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00Sep04c Coxell reference (Tom O'Carroll)

Sorting myself out after returning from a long period away from home I have just come across an old request for information about a paper by Coxell and colleagues that had been mentioned by RBT in a public defense of their work.

The full Coxell paper is available free from the website of the British Medical Journal, which published the print version. The page is at:


The paper's findings are certainly worth citing, despite the fact that the authors were plainly more interested in non-consensual sex than consensual.

For reference, here is what Rind et al said about the paper:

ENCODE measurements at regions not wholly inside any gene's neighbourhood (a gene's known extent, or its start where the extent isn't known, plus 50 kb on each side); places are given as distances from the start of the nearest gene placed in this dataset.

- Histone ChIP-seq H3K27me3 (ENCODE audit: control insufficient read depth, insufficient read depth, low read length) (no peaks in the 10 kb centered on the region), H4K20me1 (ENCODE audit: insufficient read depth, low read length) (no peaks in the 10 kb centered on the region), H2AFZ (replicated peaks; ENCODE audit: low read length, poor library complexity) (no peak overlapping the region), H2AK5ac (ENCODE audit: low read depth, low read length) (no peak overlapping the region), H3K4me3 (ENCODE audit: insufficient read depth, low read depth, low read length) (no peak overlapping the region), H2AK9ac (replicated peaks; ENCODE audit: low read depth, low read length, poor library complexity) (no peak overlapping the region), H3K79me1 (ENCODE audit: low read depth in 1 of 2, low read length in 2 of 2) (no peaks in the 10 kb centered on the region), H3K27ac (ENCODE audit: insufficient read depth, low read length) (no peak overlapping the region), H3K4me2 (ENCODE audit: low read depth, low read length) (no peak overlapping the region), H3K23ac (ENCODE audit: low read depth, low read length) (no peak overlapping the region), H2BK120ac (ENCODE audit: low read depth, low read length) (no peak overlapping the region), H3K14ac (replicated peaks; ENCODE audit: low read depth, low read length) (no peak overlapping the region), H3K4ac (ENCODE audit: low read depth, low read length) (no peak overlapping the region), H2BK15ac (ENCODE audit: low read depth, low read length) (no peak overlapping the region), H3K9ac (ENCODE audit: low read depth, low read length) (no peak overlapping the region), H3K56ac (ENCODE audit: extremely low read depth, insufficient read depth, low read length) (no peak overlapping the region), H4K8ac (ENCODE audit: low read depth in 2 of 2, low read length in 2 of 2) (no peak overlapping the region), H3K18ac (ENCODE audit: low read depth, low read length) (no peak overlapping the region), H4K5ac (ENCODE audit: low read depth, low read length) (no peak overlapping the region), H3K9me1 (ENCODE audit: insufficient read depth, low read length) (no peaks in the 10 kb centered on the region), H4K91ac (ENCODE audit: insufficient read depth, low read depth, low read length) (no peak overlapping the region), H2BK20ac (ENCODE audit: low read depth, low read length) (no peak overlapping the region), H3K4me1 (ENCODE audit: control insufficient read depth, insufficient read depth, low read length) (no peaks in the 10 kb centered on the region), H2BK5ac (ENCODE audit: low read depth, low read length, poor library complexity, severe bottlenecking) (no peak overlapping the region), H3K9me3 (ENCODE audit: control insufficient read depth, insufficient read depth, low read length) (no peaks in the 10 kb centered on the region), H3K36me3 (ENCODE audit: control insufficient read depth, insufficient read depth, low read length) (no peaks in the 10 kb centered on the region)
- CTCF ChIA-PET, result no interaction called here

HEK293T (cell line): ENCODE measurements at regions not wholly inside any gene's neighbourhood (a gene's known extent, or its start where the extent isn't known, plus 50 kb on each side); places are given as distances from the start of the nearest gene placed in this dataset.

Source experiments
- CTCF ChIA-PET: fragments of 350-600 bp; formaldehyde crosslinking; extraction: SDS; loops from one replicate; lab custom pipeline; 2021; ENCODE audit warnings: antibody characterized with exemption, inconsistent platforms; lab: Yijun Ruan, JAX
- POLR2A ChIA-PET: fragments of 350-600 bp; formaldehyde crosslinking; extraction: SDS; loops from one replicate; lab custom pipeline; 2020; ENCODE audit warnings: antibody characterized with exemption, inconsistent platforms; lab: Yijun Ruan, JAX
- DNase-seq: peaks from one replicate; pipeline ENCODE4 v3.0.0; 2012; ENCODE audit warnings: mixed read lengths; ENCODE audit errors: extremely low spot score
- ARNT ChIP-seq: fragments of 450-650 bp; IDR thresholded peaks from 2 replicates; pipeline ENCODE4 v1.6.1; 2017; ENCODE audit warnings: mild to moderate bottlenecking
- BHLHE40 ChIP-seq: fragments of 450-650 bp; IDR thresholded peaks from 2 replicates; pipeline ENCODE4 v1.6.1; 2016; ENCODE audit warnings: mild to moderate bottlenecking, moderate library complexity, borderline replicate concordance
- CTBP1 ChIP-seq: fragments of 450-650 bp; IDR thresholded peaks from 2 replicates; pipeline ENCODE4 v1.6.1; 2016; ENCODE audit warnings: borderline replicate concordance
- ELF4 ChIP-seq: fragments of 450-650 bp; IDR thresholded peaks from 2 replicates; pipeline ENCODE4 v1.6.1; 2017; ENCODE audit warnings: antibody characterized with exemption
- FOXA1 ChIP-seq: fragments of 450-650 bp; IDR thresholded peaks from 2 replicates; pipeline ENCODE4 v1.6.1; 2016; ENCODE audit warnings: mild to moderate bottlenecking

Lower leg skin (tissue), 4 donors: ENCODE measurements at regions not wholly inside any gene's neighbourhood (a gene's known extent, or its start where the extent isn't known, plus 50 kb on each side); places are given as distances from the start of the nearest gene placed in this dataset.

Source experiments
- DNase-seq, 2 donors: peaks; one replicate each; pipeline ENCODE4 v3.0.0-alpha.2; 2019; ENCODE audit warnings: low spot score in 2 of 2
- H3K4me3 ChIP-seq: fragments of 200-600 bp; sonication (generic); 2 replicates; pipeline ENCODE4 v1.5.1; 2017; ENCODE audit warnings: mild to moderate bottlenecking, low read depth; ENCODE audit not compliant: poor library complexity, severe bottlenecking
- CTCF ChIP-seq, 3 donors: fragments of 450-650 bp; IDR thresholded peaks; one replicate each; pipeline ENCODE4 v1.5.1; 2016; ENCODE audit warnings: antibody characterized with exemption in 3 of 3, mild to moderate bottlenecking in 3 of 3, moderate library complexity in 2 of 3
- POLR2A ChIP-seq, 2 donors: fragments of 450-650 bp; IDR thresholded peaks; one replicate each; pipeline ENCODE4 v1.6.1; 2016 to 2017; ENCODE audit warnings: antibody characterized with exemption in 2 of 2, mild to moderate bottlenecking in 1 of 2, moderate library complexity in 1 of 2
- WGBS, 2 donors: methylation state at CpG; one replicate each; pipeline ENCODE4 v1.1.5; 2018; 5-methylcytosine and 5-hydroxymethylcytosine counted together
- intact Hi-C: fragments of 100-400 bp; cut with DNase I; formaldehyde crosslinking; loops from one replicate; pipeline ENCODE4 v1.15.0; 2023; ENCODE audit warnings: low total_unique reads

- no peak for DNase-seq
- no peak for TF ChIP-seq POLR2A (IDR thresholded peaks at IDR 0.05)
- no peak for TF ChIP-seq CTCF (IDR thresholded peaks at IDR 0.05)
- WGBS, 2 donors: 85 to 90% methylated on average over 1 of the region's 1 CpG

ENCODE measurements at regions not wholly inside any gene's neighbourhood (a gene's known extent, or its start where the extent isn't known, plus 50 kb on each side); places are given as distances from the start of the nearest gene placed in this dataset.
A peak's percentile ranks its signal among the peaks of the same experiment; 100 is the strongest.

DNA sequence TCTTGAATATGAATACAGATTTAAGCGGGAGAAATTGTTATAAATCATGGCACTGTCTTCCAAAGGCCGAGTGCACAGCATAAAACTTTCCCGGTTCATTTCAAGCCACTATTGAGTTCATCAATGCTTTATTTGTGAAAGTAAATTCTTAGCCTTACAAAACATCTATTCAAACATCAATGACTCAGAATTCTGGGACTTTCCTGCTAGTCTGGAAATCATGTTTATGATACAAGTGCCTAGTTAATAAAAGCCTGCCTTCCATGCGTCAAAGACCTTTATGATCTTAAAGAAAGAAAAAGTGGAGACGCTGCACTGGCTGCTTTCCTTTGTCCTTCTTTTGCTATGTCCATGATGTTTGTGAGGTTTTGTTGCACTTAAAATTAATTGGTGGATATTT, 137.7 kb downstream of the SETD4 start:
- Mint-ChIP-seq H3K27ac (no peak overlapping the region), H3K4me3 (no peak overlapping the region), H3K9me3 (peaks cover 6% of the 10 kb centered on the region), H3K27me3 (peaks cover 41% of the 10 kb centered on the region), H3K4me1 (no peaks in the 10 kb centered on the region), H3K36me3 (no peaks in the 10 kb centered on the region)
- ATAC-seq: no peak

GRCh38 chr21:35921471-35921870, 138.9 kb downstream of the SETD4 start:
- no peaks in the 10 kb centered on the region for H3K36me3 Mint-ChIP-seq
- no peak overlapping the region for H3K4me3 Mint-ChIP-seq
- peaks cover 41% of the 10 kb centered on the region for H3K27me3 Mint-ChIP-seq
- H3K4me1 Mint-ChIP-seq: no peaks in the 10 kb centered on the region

Coxell and his colleagues, all abuse researchers, examined a nonclinical sample of nearly 2,500 men in Great Britain, recruited from general medical practices. They were interested in psychological correlates of non-consenting sexual experiences, but also inquired about sexual things the men had done prior to age 16 with someone at least 5 years older that they had wanted to do, so as not to miss these "abusive" experiences. Throughout their paper they distinguished repeatedly between consensual sex and non-consensual sex - their terms. They found that 5.3% of the men had had non-consenting sex prior to age 16 (with peers or persons significantly older), but that 7.7% had had consensual sex prior to age 16 with persons significantly older. We examined the findings reported for their key dependent measure, which was whether the men had reported a psychological problem of at least two weeks duration sometime in their life. We compared their results for three groups of men on this measure: those with no CSA prior to age 16, those with consensual CSA, and those with non-consenting CSA. The results were that the consenting group had no more problems than the control group, with a very small effect size (r = .02). However, the non-consenting group had significantly more problems than either of these groups, with an effect size of r = .10 when compared to the control group and a somewhat larger effect size when compared to the consenting group (r = .15). These results, obtained by abuse researchers using a huge non-clinical sample where consent served as an explicit key moderating variable, provide very strong support for the utility of the simple consent construct.


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